Friday, 22 June 2018
Boëtius Adamsz. Bolswert’s engraving (with etching), “Landscape with cabbages, artichokes and pumpkins under a large tree”, 1613/14
Boëtius Adamsz. Bolswert (aka Boëtius Adamsz. Bolswerd) (1580–1633)
“Landscape with cabbages, artichokes and pumpkins under a large tree” (descriptive title only), 1613/14, after a drawing in the École des Beaux-Arts (Paris) by Abraham Bloemaert (1564–1651), plate 13 in the series of twenty plates, “Landscapes with Farmhouses”, published in the third state by Cornelis Danckerts I (1603–1656) in 1614, Amsterdam (see the title sheet for the series at the BM: http://www.britishmuseum.org/research/collection_online/collection_object_details.aspx?objectId=3058282&partId=1&searchText=1986%2c0510.4.&page=1).
Engraving with etching on laid paper trimmed with thread margins around the image borderline and backed with a support sheet.
Size: (sheet) 15.2 x 24.5 cm
Numbered on plate in lower left corner: "13".
Hollstein Dutch 350; Roethlisberger 1993 242 (Marcel G Roethlisberger 1993, "Abraham Bloemaert and his sons: Paintings and prints", 2 vols, Ghent)
The British Museum offers the following description of this print:
“Plate 13: Plants. Landscape with several large cabbages, artichokes and pumpkins in foreground, large trees beyond, a resting farmer with a crate at left, a farmhouse in background; after Abraham Bloemaert. 1613-1614 Engraving”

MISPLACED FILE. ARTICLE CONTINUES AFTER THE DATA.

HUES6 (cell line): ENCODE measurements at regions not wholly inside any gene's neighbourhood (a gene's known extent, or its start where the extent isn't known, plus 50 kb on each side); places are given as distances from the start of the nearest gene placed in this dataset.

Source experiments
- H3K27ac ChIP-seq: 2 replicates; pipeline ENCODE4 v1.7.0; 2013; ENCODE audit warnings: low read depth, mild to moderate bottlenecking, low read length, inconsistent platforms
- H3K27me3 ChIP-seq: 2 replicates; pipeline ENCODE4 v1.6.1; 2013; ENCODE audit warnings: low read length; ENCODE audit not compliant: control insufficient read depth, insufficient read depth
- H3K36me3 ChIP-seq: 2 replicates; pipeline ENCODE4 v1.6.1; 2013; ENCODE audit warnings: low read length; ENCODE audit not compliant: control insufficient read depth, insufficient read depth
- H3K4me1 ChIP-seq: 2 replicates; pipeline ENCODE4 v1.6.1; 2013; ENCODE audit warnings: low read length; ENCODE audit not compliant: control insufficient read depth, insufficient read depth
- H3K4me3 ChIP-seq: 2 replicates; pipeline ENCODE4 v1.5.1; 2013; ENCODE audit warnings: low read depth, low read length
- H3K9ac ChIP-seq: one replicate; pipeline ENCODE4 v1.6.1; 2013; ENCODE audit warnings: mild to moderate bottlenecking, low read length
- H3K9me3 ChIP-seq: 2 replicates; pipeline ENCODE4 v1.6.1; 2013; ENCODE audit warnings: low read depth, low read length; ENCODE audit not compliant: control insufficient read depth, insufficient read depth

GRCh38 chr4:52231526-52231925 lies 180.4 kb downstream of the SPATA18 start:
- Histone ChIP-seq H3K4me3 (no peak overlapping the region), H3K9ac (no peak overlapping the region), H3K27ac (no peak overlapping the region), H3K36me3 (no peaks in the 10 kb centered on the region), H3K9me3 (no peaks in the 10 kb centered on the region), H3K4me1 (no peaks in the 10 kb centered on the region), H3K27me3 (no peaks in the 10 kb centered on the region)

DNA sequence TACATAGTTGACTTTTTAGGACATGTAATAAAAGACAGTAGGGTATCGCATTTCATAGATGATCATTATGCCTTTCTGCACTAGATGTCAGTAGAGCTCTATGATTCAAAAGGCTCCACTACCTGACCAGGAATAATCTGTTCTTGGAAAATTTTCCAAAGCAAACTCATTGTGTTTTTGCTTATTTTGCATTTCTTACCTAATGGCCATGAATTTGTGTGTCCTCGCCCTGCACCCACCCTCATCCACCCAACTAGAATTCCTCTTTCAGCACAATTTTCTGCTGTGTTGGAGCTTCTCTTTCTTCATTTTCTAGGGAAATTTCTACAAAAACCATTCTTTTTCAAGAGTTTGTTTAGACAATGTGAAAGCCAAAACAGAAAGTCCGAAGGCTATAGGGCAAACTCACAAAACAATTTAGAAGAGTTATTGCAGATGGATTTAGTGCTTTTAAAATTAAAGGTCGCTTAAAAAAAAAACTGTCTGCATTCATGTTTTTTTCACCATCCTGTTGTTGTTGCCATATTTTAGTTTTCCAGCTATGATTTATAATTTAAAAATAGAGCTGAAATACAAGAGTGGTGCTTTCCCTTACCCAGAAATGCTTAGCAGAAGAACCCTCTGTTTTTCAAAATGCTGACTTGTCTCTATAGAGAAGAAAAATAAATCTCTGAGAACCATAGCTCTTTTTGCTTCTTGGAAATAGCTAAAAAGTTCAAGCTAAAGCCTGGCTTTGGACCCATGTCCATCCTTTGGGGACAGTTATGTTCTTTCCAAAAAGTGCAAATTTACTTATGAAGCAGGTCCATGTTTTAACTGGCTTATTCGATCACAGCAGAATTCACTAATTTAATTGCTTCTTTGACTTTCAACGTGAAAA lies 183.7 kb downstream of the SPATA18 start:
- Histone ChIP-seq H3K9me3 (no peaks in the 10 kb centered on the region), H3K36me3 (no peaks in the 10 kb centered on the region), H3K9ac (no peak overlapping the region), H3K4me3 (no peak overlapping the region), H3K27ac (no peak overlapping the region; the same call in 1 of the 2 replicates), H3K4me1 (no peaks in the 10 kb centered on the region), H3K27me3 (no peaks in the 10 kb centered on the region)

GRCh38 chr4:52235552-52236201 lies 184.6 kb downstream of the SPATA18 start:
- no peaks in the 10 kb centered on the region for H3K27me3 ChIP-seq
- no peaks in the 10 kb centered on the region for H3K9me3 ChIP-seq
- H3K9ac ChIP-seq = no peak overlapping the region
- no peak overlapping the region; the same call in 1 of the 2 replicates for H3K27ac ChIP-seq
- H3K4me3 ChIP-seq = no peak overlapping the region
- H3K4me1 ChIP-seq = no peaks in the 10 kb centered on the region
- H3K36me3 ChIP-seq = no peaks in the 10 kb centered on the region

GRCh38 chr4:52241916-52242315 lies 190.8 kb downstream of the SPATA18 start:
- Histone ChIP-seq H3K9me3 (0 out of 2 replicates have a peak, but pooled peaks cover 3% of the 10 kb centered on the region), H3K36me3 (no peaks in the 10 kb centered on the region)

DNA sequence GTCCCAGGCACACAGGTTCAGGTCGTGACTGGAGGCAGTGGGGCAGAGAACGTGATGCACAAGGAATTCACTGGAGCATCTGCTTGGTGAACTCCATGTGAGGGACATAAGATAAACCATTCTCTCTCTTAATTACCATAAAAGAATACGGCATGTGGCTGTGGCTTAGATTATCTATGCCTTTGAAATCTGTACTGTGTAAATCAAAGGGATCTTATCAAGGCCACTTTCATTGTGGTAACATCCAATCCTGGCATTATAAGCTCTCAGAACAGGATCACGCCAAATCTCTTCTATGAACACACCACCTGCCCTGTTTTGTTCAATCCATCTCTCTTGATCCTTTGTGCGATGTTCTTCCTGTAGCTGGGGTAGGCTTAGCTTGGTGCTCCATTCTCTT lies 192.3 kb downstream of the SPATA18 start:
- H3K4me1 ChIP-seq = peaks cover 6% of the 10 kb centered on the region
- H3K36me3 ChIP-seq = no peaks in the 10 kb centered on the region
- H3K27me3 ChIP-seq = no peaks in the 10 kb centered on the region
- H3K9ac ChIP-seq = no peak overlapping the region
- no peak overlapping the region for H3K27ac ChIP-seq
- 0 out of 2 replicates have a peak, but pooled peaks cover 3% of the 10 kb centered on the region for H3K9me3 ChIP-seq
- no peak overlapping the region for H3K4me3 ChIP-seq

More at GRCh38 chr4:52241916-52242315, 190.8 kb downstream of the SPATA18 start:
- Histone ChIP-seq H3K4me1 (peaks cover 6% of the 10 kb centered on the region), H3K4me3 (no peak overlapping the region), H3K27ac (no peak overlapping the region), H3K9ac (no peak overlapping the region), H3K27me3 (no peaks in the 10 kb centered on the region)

See also the Rijksmuseum’s description of this print: http://hdl.handle.net/10934/RM0001.collect.84311
Condition: well-inked and well-printed impression trimmed with thread margins around the image borderline and laid upon a support sheet. The sheet has an area of replenished loss at the upper left corner and the tips of the lower corners may also be restored (I am not certain about this) and there are a few light surface marks (e.g. the trace of a mark in front of the seated figure at left); otherwise the sheet is in good condition.
I am selling this lush image of vegetable bounty by one of the most important 16–17th century printmakers for AU$326 (currently US$241.62/EUR207.36/GBP181.86 at the time of posting this print) including postage and handling to anywhere in the world (but not, of course, any import duties/taxes imposed by some countries).
If you are interested in purchasing spectacular engraving exemplifying not only the leaning to Mannerism of the time but also the spirit of realism of the Dutch Golden Age, please contact me (firstname.lastname@example.org) and I will send you a PayPal invoice to make the payment easy.
This print has been sold
This lush vegetable patch is extraordinary. From my experience of gently guiding my cook into the garden to dig, plant, fertilize and water an assortment of seeds to make similar vegetable patches, I now have low expectations of ever seeing such award winning vegetables … and certainly not ones magically grown in the shadow of a gnarly tree.
The extraordinary aspect of this vision of vegetables, however, is not about the likelihood of such a crop. Instead, what makes this scene special is the way that Bolswert has portrayed the harvest. By this I mean that he has portrayed the vegetables as a blind person might perceive them: by touch. In short, Bolswert has moulded their forms using lines shaped by tactile sensory experience—what artists term a haptic approach—more than by visual observation. Of course, not everyone will agree with me about this …